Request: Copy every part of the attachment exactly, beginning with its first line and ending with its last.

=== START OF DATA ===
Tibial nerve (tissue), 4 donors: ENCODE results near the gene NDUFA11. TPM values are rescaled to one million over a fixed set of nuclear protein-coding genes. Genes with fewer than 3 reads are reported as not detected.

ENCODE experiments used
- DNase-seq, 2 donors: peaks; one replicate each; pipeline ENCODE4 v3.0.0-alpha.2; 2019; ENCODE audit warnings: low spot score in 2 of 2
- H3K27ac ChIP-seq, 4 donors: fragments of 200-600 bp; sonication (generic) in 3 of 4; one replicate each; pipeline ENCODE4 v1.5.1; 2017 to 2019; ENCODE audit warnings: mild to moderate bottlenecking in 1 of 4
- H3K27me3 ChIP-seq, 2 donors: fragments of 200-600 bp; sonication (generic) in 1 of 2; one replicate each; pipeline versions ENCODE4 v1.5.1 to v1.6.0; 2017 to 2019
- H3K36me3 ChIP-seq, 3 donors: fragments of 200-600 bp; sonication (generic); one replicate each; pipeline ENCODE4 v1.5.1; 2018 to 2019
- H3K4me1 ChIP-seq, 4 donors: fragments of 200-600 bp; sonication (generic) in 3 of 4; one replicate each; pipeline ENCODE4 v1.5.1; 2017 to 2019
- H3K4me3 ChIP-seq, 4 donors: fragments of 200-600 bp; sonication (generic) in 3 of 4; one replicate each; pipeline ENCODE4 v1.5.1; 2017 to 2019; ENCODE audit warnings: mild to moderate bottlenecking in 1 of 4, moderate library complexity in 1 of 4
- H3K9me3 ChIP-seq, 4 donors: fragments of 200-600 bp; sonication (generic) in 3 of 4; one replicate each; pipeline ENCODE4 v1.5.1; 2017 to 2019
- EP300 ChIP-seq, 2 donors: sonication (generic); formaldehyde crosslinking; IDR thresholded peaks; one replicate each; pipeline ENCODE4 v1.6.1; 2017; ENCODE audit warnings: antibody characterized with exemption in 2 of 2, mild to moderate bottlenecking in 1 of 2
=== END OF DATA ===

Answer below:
Tibial nerve (tissue), 4 donors: ENCODE results near the gene NDUFA11. TPM values are rescaled to one million over a fixed set of nuclear protein-coding genes. Genes with fewer than 3 reads are reported as not detected.

ENCODE experiments used
- DNase-seq, 2 donors: peaks; one replicate each; pipeline ENCODE4 v3.0.0-alpha.2; 2019; ENCODE audit warnings: low spot score in 2 of 2
- H3K27ac ChIP-seq, 4 donors: fragments of 200-600 bp; sonication (generic) in 3 of 4; one replicate each; pipeline ENCODE4 v1.5.1; 2017 to 2019; ENCODE audit warnings: mild to moderate bottlenecking in 1 of 4
- H3K27me3 ChIP-seq, 2 donors: fragments of 200-600 bp; sonication (generic) in 1 of 2; one replicate each; pipeline versions ENCODE4 v1.5.1 to v1.6.0; 2017 to 2019
- H3K36me3 ChIP-seq, 3 donors: fragments of 200-600 bp; sonication (generic); one replicate each; pipeline ENCODE4 v1.5.1; 2018 to 2019
- H3K4me1 ChIP-seq, 4 donors: fragments of 200-600 bp; sonication (generic) in 3 of 4; one replicate each; pipeline ENCODE4 v1.5.1; 2017 to 2019
- H3K4me3 ChIP-seq, 4 donors: fragments of 200-600 bp; sonication (generic) in 3 of 4; one replicate each; pipeline ENCODE4 v1.5.1; 2017 to 2019; ENCODE audit warnings: mild to moderate bottlenecking in 1 of 4, moderate library complexity in 1 of 4
- H3K9me3 ChIP-seq, 4 donors: fragments of 200-600 bp; sonication (generic) in 3 of 4; one replicate each; pipeline ENCODE4 v1.5.1; 2017 to 2019
- EP300 ChIP-seq, 2 donors: sonication (generic); formaldehyde crosslinking; IDR thresholded peaks; one replicate each; pipeline ENCODE4 v1.6.1; 2017; ENCODE audit warnings: antibody characterized with exemption in 2 of 2, mild to moderate bottlenecking in 1 of 2